poetry and prose about place

Posts Tagged ‘Zenaida macroura

Mourning dove

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I woke this morning to another new bird in the mix of the morning bird chorus — a Mourning dove. In this area, the Mourning dove is a common bird, seen pecking at seeds beneath feeders or hanging out on the telephone lines. But I haven’t heard one in our grey woods for a while.


'two Mourning Doves'


The call of the Mourning dove gives it its name. It begins with a low question and continues in a descending series of coos.

Oh no, no, no, no, no

Dear me, me, me, me, me, me

I decided to try and capture this sound in words.







Hollow, mellow

A reed, the inside walls of a bottle

An emerald bottle, buried to its neck in the sand

Breath across the mouth of a bottle

A child’s feeble attempt at a whistle

Light and shadow inside a vessel of glass


If the call of a mourning dove were a colour it would be amethyst

If the call of a mourning dove were a sound it would be wind blowing down the stairway of a tower

If the call of a mourning dove were a taste it would be chowder, thick and left too long on the fire

If the call of a mourning dove were a touch it would be a wooden shawl, wrapped round and round until it was no longer warm but strangling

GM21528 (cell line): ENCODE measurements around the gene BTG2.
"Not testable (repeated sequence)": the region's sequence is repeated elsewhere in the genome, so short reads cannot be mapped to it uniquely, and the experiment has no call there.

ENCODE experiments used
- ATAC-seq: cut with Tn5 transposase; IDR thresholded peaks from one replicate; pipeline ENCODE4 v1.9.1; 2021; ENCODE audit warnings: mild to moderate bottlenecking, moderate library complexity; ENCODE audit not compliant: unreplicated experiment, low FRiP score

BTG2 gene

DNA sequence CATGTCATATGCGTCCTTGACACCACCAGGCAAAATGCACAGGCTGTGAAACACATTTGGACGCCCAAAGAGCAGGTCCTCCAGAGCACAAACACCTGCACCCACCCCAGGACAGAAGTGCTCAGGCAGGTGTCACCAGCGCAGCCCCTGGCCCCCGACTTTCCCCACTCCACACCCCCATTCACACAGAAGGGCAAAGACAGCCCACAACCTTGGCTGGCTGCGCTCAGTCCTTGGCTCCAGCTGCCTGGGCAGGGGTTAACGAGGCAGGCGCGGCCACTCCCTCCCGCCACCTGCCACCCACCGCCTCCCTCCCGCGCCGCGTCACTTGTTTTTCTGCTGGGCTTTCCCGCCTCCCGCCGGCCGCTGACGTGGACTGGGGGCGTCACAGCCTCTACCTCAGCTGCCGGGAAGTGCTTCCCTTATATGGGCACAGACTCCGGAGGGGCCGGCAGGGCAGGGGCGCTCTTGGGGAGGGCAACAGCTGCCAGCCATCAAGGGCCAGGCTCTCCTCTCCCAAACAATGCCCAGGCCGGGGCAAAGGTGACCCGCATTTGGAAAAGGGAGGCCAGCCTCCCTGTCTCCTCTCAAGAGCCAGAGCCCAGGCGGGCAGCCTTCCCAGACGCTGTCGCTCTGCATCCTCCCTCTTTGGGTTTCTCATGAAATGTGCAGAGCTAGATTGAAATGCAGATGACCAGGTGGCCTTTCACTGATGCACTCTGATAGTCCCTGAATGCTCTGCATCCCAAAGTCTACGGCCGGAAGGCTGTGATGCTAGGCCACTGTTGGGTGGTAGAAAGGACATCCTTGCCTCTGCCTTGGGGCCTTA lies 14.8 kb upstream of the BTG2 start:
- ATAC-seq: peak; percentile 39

If the call of a mourning dove were a song it would be hesitant, riff-driven, repeated over and over

If the call of a mourning dove were a smell it would be the cloying perfume of lilac


If it was a vowel, it would be ‘o’ or ‘u’ and sometimes ‘y’

If it was a consonant, it would be ‘m’, ‘n’, ‘r’, or ‘w’


Heavy or light

Loud or soft

Tall or short

Sad or happy

Bright or dull

Sharp or dull

Nearby or distant

Solemn or joyous

Spacious or confined


So, from all this, a poem. This is the second draft of a poem about the mourning dove which never mentions the bird except in the title.


Mourning dove


Zenaida macroura


wind wakens, descends the stair

notices shadow, gaps in cladding

the hollow of the tower, breath

across the mouth of a bottle

amethyst, buried in sand


the reed widened, a solemn song

the riff, the echo, a distant train

expands across the valley

and a child hollows her hand

shapes her lips for a kiss


tries to whistle, her breath

a sigh, a puff to cool

the chowder, still simmers

on the fire, thick

and needing stirring


potatoes, corn and onions

curdled cream, a woollen shawl wrapped

round and round, warmth tightened

to struggle, viscous as lilac

unable to breathe



For other posts and poems about the Mourning dove, see  and



Copyright 2016 Jane Tims

Written by jane tims

June 29, 2016 at 7:01 am

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